The photograph, by the way, is of my granddaughter Erin who at three-years-old exhibits a remarkable degree of clarity and patience in so much that she does – especially her storytelling. As an example when she was barely two, she created an imaginary sister named Wall. Her hands and feet are mermaids and such. Each has a name and a set of traits. She has stories about them all, and talks to them regularly. The remarkable thing is how clearly she remembers each vignette and how consistent are the properties of each character. I know this because when I confuse them, she corrects me with an all but imperciptible show of exasperation. She is my inspiration.
Here is a quote from The Inventors’ Daughter series website in which I describe my collaboration with famed Dream City writer S. E. Hunt. (S. E. is a very close relation. In fact we could hardly be closer.)
Every night – very, very late – I fly high above the clouded moonlit ocean from Seattle to Dream City, never quite sure whether Professor Spotworth’s buzzing, sputtering Astral Phaeton will stay aloft for the entire frigid, buffeted journey. Once there, I join S. E. in a gloomy, back-alley coffee shop where we scribble, shout and toss notes at one another from opposite ends of a long, battered table.
Why have a collaborator? Don’t get me wrong. I’m used to working alone, and I tried my best to research Dream City and write the book by myself. I was shown the shark-shaped Aquarium. I joined the Jupiter Space Museum, a five-story glass ball resembling the striped planet with the hurricane-eye riding on its equator. I even travailed up to the Tripod observation deck where I could look down seven-hundred feet onto the three Dream Islands below.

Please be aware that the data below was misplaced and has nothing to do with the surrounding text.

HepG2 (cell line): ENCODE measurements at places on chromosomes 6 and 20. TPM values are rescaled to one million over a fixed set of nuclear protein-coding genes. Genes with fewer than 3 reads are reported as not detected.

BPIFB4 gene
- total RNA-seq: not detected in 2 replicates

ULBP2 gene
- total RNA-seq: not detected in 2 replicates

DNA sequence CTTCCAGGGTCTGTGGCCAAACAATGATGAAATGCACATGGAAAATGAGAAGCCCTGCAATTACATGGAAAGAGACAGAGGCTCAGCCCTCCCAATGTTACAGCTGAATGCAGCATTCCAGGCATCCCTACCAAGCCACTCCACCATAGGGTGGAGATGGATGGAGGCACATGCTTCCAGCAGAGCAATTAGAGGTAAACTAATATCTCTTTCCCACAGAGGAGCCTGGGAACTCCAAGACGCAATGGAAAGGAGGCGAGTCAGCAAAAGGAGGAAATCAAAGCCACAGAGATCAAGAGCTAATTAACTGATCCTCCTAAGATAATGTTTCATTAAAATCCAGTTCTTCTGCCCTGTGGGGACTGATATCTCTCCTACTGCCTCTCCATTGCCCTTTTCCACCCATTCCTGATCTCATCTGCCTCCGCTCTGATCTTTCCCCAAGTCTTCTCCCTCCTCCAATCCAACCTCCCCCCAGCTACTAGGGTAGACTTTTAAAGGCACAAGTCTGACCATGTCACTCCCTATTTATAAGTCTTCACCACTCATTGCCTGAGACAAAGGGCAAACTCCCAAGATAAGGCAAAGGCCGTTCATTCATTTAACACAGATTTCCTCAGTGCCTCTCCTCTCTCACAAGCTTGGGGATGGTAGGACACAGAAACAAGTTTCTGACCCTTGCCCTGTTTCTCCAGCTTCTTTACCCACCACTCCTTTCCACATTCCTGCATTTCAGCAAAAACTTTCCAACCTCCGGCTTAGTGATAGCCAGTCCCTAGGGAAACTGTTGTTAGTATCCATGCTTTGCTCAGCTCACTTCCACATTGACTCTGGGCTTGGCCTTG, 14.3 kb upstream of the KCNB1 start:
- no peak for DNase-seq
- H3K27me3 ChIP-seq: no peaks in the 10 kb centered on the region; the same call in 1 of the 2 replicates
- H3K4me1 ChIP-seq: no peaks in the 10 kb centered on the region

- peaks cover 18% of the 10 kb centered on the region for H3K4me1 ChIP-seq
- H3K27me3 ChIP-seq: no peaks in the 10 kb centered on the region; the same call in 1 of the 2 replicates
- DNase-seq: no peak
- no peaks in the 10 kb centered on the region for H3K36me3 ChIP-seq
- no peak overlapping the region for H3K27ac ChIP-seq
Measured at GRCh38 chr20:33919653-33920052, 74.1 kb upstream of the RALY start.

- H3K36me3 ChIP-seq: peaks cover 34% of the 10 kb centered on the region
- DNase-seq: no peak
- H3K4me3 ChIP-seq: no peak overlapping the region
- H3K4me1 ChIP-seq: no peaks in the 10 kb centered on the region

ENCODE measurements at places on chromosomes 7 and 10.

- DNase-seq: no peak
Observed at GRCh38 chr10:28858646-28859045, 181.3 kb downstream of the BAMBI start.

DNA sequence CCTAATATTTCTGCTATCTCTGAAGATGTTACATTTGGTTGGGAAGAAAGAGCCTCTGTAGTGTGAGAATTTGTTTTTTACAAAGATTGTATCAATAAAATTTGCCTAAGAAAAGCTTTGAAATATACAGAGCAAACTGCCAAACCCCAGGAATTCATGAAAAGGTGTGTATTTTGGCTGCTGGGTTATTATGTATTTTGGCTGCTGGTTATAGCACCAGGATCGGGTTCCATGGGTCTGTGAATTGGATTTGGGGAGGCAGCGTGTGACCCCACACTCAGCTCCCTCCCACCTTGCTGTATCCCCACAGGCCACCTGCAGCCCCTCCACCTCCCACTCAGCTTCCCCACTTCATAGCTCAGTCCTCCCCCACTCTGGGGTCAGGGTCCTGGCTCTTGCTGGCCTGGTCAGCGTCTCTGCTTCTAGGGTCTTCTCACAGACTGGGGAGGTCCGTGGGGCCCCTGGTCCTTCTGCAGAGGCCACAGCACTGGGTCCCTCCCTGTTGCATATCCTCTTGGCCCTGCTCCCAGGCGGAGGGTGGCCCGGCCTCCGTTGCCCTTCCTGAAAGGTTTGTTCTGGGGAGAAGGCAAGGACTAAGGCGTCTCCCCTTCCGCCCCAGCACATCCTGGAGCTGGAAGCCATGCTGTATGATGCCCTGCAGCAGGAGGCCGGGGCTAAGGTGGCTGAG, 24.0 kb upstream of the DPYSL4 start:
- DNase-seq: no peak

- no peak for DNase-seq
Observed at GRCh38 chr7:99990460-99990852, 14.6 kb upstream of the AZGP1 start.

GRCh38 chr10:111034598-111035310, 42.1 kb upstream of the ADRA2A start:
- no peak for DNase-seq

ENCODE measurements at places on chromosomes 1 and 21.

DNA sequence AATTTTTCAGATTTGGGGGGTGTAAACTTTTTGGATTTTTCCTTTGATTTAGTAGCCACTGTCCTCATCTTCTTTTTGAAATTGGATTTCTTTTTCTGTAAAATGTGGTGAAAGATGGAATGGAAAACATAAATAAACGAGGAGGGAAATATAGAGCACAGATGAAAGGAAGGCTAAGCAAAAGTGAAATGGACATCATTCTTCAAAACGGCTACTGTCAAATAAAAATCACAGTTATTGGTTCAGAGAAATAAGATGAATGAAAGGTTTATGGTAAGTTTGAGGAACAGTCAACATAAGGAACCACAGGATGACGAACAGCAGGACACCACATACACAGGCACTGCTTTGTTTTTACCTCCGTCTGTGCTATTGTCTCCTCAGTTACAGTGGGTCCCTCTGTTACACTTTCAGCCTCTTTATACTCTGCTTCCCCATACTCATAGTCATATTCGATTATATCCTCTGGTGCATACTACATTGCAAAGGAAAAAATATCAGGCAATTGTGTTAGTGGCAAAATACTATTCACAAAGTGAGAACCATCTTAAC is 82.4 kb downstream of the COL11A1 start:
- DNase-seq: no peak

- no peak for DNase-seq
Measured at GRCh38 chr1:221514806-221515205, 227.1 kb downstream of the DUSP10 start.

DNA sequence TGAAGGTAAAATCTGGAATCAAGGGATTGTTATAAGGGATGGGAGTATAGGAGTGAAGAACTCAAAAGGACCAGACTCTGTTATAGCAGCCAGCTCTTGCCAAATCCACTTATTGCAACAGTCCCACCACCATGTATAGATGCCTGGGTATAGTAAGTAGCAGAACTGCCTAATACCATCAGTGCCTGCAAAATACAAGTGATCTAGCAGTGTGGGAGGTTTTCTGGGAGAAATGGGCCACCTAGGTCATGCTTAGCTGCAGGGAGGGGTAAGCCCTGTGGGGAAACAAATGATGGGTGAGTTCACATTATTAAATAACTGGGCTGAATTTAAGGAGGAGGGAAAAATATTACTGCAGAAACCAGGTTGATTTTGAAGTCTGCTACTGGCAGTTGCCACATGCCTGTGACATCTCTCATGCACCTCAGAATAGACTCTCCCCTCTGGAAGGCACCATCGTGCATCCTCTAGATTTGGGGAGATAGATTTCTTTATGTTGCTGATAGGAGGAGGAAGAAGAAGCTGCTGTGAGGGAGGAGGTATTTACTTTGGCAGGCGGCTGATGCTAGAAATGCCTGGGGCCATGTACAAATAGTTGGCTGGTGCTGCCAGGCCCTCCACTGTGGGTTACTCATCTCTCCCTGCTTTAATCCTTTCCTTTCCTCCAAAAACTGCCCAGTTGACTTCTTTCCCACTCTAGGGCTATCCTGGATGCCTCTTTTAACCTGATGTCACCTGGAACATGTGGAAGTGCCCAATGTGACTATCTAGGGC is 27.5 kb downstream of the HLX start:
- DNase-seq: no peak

But it was no use. I could tell the stories alright, but the pages were as dry as a Pharaoh’s mummy. No, I needed a partner who was not only a good writer, but a resident of Dream City and someone who actually knew the brave and clever Erin Isabelle Becker-Spotsworth. I believe our collaboration, though quite stormy, has yielded far richer tales than I myself could have ever told alone, or he by himself for that matter.
I recommend to all writers that they occassionally take the opportunity to join a fellow scribbler and see if one plus one does not equal … well, who knows what?
I suppose not knowing is rather the point, wouldn’t you say?
I’m a Seattle writer currently working on The Inventors’ Daughter series, a collection of children’s books for middle readers ages 8-12. I’ve completed the first book, The Inventors’ Daughter, and am now working on the Timearang Pirates*.
Erin Isabelle, my protagonist, is an eleven-year-old girl whose rather difficult job it is to protect her inventor parents from the world – and the world from their unpredictable inventions. Neither genius nor superhero, she is a good hearted kid who, like any other, has homework and friends and lots of problems with her parents. The series is for young readers who enjoy science fiction, action, villains, amazing inventions, friendship, pirates and … well, lots more I can’t talk about yet.
More about the series can be found at www.TheInventorsDaughter.com
My writer’s website is at www.SperryHunt.com
* Timearang Pirates is a working title for the second in the Inventors’ Daughter Series.